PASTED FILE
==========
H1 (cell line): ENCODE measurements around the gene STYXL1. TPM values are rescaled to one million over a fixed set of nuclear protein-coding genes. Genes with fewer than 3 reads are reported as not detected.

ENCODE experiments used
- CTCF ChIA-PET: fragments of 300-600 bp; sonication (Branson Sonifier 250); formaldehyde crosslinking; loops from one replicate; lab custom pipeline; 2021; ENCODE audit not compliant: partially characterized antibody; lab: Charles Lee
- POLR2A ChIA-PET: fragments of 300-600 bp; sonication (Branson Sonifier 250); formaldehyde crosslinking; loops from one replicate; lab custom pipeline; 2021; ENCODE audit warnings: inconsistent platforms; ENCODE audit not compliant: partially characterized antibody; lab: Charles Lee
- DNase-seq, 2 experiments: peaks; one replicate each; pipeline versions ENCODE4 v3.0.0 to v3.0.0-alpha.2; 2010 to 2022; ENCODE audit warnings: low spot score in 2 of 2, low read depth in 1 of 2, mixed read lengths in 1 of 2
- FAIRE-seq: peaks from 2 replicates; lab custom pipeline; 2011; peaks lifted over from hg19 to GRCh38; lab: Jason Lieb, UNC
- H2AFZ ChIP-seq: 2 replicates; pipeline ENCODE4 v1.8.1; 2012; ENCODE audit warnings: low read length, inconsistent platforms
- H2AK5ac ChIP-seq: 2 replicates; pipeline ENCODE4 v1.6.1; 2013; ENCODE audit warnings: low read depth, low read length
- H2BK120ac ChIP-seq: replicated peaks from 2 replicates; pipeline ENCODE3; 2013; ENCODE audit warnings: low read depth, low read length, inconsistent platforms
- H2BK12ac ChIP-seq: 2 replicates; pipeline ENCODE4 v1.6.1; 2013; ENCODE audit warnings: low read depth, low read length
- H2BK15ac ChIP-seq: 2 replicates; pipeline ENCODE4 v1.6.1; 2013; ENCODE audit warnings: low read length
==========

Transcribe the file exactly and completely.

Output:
H1 (cell line): ENCODE measurements around the gene STYXL1. TPM values are rescaled to one million over a fixed set of nuclear protein-coding genes. Genes with fewer than 3 reads are reported as not detected.

ENCODE experiments used
- CTCF ChIA-PET: fragments of 300-600 bp; sonication (Branson Sonifier 250); formaldehyde crosslinking; loops from one replicate; lab custom pipeline; 2021; ENCODE audit not compliant: partially characterized antibody; lab: Charles Lee
- POLR2A ChIA-PET: fragments of 300-600 bp; sonication (Branson Sonifier 250); formaldehyde crosslinking; loops from one replicate; lab custom pipeline; 2021; ENCODE audit warnings: inconsistent platforms; ENCODE audit not compliant: partially characterized antibody; lab: Charles Lee
- DNase-seq, 2 experiments: peaks; one replicate each; pipeline versions ENCODE4 v3.0.0 to v3.0.0-alpha.2; 2010 to 2022; ENCODE audit warnings: low spot score in 2 of 2, low read depth in 1 of 2, mixed read lengths in 1 of 2
- FAIRE-seq: peaks from 2 replicates; lab custom pipeline; 2011; peaks lifted over from hg19 to GRCh38; lab: Jason Lieb, UNC
- H2AFZ ChIP-seq: 2 replicates; pipeline ENCODE4 v1.8.1; 2012; ENCODE audit warnings: low read length, inconsistent platforms
- H2AK5ac ChIP-seq: 2 replicates; pipeline ENCODE4 v1.6.1; 2013; ENCODE audit warnings: low read depth, low read length
- H2BK120ac ChIP-seq: replicated peaks from 2 replicates; pipeline ENCODE3; 2013; ENCODE audit warnings: low read depth, low read length, inconsistent platforms
- H2BK12ac ChIP-seq: 2 replicates; pipeline ENCODE4 v1.6.1; 2013; ENCODE audit warnings: low read depth, low read length
- H2BK15ac ChIP-seq: 2 replicates; pipeline ENCODE4 v1.6.1; 2013; ENCODE audit warnings: low read length